Finally, a meeting with the parents of one of the bullies and the school was arranged.
– The father would not talk to women and referred all the questions to his wife, who was not very good at Swedish. There was no interpreter, so no progress was made
– I think that the teachers must sometimes have a very difficult time when they have to communicate with parents and to reach a solution, she says.
It turned out that the educators had followed a set of measures to stop the bullying. It was the first time Linus' parents had found out. They could see that the bully had been given many chances, but that his behavior had not improved.
– We then decided that Linus had suffered enough. It was too late. For his well-being, it was time he was given a second chance, says Linus's mother.
They said that Linus is now beginning to regain his calm and security in his new school, and that he is healing, even if his self-esteem is damaged.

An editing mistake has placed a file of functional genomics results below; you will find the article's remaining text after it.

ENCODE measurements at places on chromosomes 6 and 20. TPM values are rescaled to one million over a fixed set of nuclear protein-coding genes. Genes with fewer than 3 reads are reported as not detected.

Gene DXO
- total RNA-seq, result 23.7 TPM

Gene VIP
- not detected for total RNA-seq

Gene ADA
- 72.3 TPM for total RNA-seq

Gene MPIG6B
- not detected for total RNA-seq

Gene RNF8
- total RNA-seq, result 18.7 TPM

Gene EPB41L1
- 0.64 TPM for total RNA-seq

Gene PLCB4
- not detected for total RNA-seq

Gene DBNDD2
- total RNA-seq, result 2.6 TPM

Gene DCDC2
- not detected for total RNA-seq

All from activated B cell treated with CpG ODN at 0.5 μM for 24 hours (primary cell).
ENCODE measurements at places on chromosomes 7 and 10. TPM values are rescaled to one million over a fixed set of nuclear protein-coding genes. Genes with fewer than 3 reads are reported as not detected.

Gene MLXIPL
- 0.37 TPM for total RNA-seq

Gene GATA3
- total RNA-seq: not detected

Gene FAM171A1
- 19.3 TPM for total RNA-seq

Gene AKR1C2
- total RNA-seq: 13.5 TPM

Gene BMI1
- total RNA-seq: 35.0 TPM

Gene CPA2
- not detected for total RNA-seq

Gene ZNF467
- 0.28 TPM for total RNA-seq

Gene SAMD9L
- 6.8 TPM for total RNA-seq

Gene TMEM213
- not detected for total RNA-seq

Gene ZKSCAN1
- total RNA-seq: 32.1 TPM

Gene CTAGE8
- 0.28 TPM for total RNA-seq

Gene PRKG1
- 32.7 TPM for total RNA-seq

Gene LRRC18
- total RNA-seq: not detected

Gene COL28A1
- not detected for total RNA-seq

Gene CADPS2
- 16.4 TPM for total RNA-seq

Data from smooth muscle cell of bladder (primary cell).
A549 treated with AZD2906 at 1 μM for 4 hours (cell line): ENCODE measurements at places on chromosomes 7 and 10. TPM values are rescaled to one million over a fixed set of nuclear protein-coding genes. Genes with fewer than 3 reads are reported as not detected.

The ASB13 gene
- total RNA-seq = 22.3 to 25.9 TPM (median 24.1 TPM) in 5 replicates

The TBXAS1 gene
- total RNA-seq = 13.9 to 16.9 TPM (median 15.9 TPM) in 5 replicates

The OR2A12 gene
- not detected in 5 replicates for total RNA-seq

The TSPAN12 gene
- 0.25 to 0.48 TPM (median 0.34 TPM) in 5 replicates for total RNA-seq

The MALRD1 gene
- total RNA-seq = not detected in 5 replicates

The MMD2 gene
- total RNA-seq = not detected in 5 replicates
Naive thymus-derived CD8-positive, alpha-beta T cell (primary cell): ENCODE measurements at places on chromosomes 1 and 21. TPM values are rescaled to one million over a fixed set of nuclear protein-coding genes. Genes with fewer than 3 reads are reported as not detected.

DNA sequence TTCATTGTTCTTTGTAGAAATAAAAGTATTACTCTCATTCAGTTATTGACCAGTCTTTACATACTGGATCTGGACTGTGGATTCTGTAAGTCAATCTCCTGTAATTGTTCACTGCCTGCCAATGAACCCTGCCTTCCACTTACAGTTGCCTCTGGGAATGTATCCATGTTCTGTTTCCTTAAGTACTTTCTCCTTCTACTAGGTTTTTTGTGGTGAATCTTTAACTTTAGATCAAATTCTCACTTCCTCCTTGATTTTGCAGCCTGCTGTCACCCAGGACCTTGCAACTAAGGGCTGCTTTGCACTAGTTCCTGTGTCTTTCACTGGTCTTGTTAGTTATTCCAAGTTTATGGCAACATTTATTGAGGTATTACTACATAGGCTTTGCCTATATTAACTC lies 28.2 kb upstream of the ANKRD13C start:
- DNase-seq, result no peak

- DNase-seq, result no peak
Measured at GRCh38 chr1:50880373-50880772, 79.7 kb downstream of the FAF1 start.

According to his parents, Linus was not the only one affected. They describe how a gang took over the schoolyard and how children ran home to escape them. A culture of silence is said to have also developed in the school, for fear of being exposed.
Linus's parents do not want to blame anyone for what happened. They want to look forward and share their story so that other people's children don't have to go through what Linus went through.
Their criticism of the old school is that it had a "laissez-faire mentality". In Linus's new school, there are clear frameworks and rules. If they are not followed, there will be consequences.